I have a very definite philosophy for buying computers. I tell it to anyone I meet who is planning a purchase, they all agree that it makes complete sense, and then none of them ever actually do it.
Computers drop in value quickly as we call know. They’re right up there with cars (except worse) in that you buy it and it starts depreciating quickly and immediately. This isn’t going to change in the near (or arguably far) future (I can post arguments backing this up if you want, but just Google Moore’s Law and you’ll get the basic gist if you don’t believe it).
Based on this, my philosophy has always been to buy the cheapest computer that will meet my CURRENT needs, and give myself permission to upgrade once I run in to ANYTHING I want to run that the computer can’t handle. Even if its fairly frivolous (such as watching videos with cutting edge video encoding or playing a new game). You will have to upgrade more often following this approach, but if you’re buying $1000 machines instead of $3000 machines the math still works out.
Say a cutting edge machine costs $2500. Six months from now, it’ll be the “budget beast” they’re selling for $600. Buying the high end machine will give your computer an added lifespan of 6 months. I usually get 3 years out of the low end machines I buy, so I’m paying ($600 / 36 = $16.67 / month). With the higher end machine, lasting the extra 6 months, you’d be paying ($2500 / 42 = $59.52 / month).
So clearly (even if you want to quibble about the numbers) we’ve disproved that paying more for a computer “so it will last longer” is a good strategy. Related to this is the idea “if I pay more for a computer, it’ll be higher quality”. It won’t. Computers are made with commodity hardware (it all pretty well functions the same way), and more expensive is usually just newer, not higher quality (some exceptions to this, but you can actually buy lower performance higher quality parts cheaper than higher performance lower quality parts).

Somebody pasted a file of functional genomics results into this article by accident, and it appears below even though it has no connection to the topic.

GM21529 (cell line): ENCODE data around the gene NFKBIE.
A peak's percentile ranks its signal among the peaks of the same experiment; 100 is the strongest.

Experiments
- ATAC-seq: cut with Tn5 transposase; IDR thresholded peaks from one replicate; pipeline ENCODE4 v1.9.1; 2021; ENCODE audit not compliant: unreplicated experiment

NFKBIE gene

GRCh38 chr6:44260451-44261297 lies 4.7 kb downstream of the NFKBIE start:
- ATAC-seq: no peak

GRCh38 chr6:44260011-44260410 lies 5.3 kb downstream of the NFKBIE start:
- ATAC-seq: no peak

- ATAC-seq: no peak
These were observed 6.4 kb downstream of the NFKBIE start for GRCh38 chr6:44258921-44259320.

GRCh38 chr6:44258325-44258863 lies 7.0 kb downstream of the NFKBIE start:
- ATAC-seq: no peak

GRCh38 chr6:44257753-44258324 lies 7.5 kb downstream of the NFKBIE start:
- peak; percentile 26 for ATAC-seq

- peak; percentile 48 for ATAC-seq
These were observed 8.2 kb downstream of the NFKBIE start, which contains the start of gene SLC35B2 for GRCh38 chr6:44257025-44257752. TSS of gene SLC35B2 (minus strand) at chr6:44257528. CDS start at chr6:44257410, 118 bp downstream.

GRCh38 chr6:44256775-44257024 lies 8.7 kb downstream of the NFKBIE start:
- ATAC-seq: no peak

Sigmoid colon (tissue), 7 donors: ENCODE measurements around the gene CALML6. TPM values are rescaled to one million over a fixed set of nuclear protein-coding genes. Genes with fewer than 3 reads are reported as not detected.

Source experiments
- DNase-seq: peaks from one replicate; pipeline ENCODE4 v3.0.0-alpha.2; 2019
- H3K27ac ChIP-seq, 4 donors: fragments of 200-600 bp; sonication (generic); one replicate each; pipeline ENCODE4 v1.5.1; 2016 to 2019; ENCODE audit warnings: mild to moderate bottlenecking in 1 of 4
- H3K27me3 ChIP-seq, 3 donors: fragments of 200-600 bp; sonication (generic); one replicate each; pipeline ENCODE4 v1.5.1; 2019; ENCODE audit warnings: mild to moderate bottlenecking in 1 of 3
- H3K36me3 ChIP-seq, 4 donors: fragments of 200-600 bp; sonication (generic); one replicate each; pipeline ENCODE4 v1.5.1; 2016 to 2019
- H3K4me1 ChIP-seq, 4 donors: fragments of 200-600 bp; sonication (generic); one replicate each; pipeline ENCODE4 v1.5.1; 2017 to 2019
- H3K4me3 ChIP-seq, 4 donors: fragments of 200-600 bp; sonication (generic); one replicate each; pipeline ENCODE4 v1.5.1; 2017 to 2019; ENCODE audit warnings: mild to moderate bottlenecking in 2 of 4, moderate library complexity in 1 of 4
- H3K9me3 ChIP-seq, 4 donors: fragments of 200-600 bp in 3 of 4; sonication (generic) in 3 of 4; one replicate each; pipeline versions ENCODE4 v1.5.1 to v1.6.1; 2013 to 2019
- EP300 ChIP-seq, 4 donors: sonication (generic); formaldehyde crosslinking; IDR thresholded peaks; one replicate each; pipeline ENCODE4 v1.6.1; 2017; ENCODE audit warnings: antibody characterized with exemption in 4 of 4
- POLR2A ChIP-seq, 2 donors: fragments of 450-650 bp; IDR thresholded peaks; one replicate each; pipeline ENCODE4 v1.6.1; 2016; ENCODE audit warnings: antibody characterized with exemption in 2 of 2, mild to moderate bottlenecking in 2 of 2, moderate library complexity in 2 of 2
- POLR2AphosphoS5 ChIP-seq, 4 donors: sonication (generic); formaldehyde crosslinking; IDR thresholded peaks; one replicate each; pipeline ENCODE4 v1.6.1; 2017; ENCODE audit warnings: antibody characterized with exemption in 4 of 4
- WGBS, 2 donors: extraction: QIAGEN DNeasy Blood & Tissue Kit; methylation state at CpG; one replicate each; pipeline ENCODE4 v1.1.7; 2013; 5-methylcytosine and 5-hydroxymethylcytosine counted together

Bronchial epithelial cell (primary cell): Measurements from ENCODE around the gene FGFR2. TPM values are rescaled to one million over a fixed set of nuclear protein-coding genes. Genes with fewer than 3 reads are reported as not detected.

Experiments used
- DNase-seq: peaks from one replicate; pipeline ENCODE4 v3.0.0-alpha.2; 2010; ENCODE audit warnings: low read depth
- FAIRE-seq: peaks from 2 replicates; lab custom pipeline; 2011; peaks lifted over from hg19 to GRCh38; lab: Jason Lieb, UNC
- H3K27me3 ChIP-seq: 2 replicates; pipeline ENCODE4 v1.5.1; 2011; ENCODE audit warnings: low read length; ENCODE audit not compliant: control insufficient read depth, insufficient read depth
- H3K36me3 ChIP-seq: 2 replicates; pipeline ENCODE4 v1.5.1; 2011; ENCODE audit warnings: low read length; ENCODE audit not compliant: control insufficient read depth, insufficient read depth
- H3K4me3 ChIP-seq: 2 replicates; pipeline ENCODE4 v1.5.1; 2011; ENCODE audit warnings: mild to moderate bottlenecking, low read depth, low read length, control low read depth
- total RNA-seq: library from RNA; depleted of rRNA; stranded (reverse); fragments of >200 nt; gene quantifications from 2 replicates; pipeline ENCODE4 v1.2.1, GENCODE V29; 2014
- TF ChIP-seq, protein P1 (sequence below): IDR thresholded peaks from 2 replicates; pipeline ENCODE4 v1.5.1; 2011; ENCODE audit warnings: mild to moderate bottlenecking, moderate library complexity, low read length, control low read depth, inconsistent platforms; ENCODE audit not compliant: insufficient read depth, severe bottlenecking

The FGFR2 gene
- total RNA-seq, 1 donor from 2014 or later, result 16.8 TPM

The second argument people make for buying an expensive new machine is “it will let me do XYZ which the cheaper one won’t”. Often XYZ is something the cheap one WILL do (you can’t purchase a computer that isn’t powerful enough to surf, playing music and write e-mails). Unless you’re going to be doing video editing or playing the latest first person shooter game (3D games where you run around blowing other people up), you probably don’t need the latest and greatest machine. If you think you *MAY* want to do one of these processor intensive activities, get the cheap machine, find an older version of the software, and if you do use it and like it, then buy the more expensive machine (most peoples’ intentions are never followed through on, so paying lots of money to have a machine powerful enough to run software that you’ll never use is a waste).
I’m a computer nerd, work in the field, do a fair bit of programming and whatnot, and I’m using a 3 year old notebook (notebooks are less powerful dollar-for-dollar than desktops). A low-end new computer is more hardware than I need (although if its cheap enough I’ll take it), how many people are out that that honestly need more horsepower than I do?
The third argument, which no one ever says out loud, is that a new computer has bragging rights. Your friends come over to a dinner party and are interested in seeing the new Vista. Computer nerds will help fix your computer so you can send an e-mail, and admire how fast it runs. Bragging rights are great and all that (hell, how many expensive cars would be sold if not for bragging rights), but is it really worth an extra $2K to try to make people envious?
Next time you’re going to buy a computer, look at the one you would have bought, buy a cheap one instead, put the difference in a PC Financial bank account ear-marked as your “new computer fund”. When you run into something your old computer can’t handle, buy a new one out of that fund. I can guarantee you that the same amount of money will last you FAR, FAR longer than buying top-of-the-line would have, and after the first computer, you’ll be running a more powerful machine too (the second cheap one will be way better then the first expensive one would have been).